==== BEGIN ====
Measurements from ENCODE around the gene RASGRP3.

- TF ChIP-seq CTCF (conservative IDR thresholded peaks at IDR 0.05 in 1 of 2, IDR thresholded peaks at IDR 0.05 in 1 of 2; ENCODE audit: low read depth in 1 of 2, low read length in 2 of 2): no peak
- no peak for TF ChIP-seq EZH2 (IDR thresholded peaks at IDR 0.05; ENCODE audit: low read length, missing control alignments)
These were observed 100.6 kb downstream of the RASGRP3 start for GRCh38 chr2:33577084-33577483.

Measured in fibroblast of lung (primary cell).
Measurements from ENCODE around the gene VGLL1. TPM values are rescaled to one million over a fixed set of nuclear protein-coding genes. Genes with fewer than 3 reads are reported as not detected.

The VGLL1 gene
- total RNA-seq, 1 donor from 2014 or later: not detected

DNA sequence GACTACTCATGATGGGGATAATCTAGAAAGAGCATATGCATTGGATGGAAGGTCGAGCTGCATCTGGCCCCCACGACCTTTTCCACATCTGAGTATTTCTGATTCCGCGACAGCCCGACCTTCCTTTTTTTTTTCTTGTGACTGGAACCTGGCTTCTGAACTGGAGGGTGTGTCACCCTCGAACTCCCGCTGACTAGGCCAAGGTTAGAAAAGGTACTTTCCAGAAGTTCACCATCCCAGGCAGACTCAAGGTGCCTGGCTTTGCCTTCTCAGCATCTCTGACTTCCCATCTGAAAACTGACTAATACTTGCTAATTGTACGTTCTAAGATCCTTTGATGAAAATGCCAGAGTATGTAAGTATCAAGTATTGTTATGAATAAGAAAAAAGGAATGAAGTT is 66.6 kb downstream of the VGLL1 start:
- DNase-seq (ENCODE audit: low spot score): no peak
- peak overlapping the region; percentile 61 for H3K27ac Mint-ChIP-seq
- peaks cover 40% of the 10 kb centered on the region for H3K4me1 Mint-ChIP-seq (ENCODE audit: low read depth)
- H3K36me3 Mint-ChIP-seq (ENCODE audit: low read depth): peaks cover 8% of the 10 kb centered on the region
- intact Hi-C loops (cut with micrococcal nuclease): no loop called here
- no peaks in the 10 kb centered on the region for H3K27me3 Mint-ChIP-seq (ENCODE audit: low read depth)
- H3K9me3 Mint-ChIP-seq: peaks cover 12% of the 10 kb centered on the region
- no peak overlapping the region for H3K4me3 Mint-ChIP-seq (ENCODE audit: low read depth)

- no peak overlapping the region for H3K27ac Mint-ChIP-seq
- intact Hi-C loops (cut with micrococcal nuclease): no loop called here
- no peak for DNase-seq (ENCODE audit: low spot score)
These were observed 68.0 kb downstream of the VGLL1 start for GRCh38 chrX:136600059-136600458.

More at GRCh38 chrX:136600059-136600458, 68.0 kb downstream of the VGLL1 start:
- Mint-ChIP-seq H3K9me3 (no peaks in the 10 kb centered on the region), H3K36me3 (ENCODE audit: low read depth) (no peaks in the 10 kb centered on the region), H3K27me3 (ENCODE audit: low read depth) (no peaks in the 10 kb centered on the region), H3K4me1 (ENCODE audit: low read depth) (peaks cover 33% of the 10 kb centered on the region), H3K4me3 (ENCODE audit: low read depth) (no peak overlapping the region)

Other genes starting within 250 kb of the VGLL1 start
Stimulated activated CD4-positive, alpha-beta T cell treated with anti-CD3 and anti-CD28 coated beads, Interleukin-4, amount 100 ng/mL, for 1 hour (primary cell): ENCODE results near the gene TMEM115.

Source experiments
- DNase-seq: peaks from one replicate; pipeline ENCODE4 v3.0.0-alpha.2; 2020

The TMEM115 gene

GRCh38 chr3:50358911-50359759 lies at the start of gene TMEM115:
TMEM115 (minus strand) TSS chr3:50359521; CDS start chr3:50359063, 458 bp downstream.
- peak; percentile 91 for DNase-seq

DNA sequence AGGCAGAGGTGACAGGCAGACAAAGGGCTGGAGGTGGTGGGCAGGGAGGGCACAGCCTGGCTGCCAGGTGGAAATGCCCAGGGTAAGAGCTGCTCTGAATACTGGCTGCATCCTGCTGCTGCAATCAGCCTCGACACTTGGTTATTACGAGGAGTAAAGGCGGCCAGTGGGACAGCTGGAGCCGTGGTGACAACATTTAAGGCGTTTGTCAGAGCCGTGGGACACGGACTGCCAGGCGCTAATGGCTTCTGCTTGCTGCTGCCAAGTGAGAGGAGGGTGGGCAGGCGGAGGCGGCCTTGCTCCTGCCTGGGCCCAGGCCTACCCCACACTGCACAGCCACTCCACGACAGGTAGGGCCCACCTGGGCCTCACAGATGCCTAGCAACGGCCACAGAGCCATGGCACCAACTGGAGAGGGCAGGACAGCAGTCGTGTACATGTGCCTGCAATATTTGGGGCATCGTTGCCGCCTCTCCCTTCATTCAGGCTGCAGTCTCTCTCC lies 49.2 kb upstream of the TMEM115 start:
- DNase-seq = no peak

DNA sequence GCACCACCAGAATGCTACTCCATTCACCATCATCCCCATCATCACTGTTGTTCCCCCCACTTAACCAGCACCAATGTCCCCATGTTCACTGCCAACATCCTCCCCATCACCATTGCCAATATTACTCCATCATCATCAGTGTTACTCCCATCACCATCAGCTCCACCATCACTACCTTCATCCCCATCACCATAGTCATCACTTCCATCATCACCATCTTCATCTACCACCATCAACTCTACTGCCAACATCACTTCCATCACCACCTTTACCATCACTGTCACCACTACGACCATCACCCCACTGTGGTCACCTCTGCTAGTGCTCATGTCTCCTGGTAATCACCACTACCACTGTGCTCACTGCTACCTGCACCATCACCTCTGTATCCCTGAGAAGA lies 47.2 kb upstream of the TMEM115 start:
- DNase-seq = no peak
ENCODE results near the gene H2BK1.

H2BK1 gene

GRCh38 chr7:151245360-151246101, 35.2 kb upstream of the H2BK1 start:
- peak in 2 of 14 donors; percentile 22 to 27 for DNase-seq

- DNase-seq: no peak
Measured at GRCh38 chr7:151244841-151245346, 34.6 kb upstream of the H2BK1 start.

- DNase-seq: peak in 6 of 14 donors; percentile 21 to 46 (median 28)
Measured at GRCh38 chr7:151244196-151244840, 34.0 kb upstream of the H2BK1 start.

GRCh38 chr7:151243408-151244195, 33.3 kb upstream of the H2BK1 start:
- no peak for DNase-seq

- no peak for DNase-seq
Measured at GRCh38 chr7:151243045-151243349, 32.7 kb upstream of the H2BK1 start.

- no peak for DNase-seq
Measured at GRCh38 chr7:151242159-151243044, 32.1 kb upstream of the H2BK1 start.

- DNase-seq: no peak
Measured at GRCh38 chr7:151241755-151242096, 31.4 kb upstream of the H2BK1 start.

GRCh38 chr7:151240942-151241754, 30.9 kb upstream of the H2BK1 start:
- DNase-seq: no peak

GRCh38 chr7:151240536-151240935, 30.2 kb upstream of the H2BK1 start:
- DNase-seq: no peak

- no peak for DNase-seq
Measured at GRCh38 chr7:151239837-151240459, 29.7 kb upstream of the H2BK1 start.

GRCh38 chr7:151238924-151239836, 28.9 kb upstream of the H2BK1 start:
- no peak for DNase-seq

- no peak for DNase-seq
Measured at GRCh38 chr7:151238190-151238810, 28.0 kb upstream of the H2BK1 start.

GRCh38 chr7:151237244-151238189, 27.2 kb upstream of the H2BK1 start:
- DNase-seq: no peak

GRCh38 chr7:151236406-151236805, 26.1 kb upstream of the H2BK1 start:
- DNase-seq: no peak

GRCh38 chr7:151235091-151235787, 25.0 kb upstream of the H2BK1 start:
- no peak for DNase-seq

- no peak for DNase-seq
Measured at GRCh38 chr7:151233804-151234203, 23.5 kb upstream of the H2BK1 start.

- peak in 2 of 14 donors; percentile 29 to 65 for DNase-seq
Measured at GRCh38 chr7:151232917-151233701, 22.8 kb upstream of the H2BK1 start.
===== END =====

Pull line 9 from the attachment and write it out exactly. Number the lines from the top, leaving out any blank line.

DNA sequence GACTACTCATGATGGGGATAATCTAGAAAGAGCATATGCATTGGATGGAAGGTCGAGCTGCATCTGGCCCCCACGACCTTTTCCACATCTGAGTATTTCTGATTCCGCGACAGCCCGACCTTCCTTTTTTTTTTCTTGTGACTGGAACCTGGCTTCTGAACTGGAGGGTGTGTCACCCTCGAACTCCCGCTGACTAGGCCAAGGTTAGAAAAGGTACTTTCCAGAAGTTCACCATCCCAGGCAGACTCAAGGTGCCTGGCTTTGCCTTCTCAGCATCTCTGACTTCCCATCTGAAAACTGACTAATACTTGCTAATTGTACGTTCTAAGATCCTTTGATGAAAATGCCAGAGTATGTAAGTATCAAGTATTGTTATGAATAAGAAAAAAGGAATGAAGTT is 66.6 kb downstream of the VGLL1 start: